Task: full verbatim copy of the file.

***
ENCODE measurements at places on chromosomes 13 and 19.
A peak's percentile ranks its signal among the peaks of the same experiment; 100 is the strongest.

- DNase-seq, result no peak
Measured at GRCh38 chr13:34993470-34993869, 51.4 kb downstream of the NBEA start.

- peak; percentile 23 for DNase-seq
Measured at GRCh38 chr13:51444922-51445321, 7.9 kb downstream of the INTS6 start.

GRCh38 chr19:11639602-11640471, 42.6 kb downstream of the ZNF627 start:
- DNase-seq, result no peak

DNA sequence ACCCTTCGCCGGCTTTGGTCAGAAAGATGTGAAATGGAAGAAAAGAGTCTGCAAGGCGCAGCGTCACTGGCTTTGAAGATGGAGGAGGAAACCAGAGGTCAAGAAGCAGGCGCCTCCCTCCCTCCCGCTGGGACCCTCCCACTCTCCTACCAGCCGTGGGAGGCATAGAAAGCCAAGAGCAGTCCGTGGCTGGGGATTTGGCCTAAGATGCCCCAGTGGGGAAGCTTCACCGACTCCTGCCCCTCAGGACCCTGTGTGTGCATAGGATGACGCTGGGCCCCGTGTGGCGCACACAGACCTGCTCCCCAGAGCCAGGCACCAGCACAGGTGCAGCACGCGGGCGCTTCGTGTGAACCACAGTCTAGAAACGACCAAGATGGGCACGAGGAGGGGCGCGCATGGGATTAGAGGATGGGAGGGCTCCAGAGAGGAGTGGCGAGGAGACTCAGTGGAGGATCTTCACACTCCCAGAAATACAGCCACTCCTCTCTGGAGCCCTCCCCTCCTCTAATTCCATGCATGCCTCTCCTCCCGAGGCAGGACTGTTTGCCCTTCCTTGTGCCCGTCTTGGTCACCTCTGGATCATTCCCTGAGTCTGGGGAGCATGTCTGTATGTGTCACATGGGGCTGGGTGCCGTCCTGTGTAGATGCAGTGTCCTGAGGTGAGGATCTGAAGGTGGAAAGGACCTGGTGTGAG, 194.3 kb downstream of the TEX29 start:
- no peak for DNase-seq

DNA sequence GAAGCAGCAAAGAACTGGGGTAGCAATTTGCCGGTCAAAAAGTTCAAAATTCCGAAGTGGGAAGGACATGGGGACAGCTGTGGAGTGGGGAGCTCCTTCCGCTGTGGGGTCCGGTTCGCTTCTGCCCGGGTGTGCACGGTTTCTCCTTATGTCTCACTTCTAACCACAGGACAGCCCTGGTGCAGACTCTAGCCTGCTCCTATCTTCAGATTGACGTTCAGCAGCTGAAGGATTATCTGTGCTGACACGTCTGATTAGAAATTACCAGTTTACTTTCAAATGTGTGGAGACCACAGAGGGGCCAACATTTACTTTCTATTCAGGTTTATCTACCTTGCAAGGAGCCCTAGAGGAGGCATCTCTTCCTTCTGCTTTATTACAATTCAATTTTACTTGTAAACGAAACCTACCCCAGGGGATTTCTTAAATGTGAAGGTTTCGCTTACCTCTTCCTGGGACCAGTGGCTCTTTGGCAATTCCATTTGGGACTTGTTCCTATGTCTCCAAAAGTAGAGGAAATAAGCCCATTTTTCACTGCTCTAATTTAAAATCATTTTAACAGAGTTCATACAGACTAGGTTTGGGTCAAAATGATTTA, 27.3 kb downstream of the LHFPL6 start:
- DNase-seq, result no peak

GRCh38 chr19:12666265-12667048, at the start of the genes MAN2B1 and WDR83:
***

ENCODE measurements at places on chromosomes 13 and 19.
A peak's percentile ranks its signal among the peaks of the same experiment; 100 is the strongest.

- DNase-seq, result no peak
Measured at GRCh38 chr13:34993470-34993869, 51.4 kb downstream of the NBEA start.

- peak; percentile 23 for DNase-seq
Measured at GRCh38 chr13:51444922-51445321, 7.9 kb downstream of the INTS6 start.

GRCh38 chr19:11639602-11640471, 42.6 kb downstream of the ZNF627 start:
- DNase-seq, result no peak

DNA sequence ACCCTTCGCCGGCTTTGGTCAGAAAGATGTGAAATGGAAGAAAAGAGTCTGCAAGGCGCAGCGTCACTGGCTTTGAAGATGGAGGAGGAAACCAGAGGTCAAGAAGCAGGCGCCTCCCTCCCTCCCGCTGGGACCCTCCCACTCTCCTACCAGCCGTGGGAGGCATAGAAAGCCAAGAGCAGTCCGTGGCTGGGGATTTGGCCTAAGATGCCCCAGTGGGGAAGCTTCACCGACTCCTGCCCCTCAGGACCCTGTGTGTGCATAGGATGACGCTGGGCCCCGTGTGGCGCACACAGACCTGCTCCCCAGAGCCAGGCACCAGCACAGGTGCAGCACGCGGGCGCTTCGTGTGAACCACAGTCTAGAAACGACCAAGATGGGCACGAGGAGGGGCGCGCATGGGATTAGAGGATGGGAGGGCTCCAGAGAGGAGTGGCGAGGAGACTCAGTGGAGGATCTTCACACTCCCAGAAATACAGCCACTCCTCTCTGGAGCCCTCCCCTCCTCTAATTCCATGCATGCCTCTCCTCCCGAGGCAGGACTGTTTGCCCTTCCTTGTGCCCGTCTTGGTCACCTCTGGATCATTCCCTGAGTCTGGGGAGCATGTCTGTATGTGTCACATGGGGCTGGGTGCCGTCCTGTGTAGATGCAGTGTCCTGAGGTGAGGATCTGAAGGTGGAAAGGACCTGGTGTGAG, 194.3 kb downstream of the TEX29 start:
- no peak for DNase-seq

DNA sequence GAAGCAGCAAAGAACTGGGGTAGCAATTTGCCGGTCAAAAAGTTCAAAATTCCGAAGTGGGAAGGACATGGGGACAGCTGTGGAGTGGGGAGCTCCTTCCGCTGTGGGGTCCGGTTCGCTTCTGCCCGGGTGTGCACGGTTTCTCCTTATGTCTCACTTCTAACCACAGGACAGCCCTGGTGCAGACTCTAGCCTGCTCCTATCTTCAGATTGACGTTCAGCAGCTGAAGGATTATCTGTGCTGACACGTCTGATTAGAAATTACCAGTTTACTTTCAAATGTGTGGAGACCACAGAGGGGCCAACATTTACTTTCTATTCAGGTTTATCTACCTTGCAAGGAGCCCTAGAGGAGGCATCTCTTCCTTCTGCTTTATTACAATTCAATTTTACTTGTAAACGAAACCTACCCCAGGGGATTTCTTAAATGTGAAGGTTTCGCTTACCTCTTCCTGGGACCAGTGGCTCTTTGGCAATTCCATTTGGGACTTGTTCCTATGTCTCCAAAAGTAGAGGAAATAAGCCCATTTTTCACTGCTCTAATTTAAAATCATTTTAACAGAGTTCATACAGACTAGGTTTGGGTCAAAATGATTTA, 27.3 kb downstream of the LHFPL6 start:
- DNase-seq, result no peak

GRCh38 chr19:12666265-12667048, at the start of the genes MAN2B1 and WDR83: